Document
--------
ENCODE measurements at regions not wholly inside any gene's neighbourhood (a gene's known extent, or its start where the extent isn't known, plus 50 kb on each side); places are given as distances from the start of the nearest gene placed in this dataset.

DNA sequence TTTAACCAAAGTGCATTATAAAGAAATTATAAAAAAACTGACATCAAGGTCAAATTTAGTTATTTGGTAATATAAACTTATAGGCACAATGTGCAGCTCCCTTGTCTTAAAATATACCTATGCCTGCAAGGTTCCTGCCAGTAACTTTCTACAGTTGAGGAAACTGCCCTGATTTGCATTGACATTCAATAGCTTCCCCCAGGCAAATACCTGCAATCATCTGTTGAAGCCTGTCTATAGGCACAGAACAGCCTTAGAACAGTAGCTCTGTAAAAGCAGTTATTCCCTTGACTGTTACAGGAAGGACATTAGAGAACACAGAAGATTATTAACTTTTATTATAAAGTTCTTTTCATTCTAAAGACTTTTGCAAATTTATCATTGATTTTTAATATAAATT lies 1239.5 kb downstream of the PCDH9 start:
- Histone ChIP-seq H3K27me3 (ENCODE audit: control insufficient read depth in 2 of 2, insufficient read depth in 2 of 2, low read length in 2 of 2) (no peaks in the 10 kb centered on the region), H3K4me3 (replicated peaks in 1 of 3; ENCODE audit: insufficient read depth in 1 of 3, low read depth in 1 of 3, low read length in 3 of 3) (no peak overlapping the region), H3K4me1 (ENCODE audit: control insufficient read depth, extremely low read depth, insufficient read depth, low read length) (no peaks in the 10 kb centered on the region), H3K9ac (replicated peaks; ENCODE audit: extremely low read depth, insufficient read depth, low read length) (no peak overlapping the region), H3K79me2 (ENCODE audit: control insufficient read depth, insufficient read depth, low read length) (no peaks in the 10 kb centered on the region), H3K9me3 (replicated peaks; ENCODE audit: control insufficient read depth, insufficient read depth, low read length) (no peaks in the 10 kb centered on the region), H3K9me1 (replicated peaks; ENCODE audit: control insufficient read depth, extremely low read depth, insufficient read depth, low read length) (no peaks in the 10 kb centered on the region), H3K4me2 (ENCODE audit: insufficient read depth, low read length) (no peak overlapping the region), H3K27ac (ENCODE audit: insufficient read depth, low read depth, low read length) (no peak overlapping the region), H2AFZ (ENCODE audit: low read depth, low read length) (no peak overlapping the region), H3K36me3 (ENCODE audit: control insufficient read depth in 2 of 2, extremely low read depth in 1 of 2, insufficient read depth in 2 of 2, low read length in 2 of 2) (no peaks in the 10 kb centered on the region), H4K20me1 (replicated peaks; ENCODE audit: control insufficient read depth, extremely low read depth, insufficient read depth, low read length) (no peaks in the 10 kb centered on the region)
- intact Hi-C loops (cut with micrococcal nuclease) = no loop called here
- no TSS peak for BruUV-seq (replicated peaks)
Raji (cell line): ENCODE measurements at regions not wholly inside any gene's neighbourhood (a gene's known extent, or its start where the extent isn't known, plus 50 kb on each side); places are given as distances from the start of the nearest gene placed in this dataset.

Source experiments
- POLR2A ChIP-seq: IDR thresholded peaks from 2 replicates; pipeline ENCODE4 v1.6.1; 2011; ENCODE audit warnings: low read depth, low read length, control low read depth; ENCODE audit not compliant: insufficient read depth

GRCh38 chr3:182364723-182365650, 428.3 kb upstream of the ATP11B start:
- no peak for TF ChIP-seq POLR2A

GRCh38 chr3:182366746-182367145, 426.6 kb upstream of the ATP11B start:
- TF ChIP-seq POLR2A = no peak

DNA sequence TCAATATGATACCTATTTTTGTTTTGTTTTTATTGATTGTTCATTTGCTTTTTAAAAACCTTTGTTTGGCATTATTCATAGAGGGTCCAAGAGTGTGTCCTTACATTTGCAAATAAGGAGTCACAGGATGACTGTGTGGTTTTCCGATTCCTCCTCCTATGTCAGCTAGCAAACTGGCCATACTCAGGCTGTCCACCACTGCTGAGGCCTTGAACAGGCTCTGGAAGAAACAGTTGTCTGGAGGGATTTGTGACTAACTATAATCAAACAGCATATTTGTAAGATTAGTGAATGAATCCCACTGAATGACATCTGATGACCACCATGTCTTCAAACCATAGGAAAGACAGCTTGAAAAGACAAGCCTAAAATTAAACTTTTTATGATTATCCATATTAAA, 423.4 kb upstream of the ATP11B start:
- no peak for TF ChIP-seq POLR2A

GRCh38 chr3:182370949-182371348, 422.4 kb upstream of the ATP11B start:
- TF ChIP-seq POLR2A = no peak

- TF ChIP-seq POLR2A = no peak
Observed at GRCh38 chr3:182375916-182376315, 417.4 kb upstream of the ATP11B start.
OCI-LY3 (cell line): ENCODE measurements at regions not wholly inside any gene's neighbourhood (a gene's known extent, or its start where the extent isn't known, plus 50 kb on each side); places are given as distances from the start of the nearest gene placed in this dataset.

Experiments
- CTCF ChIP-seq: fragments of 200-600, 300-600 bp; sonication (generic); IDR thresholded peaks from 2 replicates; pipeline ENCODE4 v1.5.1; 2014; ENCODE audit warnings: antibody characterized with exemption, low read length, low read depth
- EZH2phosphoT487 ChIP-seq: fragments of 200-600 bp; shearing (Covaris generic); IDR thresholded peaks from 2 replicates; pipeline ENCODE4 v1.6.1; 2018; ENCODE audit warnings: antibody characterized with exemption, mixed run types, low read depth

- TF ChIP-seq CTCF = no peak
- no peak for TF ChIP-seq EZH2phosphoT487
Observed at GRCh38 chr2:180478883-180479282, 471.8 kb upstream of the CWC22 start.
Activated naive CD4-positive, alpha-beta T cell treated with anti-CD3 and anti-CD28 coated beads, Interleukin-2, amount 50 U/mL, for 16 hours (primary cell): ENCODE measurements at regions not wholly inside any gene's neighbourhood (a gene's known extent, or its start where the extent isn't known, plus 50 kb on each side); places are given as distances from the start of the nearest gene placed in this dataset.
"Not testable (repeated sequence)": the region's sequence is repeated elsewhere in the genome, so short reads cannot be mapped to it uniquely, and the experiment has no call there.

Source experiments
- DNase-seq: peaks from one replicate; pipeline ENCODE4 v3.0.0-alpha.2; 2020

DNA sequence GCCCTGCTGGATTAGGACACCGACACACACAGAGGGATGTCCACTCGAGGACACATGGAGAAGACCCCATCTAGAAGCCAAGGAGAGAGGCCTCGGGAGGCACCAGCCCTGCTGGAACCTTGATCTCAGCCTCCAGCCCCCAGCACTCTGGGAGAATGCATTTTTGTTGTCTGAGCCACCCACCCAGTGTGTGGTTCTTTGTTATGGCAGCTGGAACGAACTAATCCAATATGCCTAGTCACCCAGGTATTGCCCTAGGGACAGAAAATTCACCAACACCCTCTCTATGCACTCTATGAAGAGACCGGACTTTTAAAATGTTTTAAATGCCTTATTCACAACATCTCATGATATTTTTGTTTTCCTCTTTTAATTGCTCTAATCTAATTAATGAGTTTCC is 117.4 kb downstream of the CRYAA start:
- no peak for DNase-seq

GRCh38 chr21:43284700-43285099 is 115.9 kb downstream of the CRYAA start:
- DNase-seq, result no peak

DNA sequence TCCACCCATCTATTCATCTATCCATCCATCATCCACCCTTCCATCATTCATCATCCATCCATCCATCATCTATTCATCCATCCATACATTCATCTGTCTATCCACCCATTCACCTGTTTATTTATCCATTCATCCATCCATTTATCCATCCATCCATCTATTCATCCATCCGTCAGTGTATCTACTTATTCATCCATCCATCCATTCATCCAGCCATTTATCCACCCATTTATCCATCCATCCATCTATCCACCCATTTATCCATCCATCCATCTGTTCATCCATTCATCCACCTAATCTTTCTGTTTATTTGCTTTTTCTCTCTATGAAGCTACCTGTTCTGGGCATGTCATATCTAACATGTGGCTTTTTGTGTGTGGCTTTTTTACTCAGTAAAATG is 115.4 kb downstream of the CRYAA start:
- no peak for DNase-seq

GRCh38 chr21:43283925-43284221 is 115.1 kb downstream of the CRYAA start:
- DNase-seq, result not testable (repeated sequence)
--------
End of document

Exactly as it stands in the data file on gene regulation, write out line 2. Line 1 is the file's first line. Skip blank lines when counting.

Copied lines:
DNA sequence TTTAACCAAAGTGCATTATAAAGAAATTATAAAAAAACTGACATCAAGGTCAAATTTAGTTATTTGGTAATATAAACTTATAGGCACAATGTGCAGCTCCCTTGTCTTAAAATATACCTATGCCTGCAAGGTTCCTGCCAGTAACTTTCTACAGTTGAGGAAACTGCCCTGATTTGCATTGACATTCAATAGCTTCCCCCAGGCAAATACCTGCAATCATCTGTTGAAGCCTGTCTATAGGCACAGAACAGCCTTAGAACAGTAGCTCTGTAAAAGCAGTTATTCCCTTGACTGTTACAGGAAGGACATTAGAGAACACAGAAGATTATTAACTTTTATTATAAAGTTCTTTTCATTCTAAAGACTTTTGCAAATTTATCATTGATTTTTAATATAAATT lies 1239.5 kb downstream of the PCDH9 start: